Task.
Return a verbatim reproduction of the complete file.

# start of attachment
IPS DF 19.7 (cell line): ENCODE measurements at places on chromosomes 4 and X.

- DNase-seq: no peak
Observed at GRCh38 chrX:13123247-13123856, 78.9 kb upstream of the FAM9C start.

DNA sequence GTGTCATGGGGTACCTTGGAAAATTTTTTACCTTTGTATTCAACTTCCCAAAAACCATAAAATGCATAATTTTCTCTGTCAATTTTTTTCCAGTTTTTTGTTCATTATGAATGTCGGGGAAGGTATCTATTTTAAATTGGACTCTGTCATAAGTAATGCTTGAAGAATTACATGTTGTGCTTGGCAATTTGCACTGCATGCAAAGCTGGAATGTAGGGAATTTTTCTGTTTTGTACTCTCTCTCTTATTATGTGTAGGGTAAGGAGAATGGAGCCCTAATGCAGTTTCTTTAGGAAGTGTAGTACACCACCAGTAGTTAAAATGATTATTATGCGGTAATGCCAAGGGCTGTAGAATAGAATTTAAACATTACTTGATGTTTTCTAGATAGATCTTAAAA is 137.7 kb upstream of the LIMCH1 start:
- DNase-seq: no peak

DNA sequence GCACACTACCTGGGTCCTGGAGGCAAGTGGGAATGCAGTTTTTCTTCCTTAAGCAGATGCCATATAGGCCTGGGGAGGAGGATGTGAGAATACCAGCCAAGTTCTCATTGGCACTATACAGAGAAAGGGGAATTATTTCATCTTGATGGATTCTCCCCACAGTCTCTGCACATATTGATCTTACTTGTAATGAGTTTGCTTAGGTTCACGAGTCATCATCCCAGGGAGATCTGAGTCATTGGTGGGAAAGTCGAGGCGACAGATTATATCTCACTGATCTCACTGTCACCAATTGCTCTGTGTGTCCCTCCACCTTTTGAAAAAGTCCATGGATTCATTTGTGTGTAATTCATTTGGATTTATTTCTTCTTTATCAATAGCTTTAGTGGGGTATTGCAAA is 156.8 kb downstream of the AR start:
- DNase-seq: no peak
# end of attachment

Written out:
IPS DF 19.7 (cell line): ENCODE measurements at places on chromosomes 4 and X.

- DNase-seq: no peak
Observed at GRCh38 chrX:13123247-13123856, 78.9 kb upstream of the FAM9C start.

DNA sequence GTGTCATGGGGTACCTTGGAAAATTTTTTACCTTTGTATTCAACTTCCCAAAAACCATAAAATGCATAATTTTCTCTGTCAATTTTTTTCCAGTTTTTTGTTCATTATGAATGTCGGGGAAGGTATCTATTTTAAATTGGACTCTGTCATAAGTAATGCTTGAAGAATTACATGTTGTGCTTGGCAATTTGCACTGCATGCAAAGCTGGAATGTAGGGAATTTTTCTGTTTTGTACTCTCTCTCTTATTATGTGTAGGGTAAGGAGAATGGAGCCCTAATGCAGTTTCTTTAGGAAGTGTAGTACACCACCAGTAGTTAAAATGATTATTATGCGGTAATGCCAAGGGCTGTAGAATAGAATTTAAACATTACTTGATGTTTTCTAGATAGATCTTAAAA is 137.7 kb upstream of the LIMCH1 start:
- DNase-seq: no peak

DNA sequence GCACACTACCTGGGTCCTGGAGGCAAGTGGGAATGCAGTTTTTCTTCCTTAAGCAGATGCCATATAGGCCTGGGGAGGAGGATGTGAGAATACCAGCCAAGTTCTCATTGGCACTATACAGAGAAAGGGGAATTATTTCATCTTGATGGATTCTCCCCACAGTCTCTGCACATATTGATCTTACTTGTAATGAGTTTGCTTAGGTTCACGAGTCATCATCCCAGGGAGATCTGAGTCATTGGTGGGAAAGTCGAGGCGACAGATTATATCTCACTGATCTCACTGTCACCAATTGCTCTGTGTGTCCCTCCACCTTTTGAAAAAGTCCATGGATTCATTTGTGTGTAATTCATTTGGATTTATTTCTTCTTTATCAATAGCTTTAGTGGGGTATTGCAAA is 156.8 kb downstream of the AR start:
- DNase-seq: no peak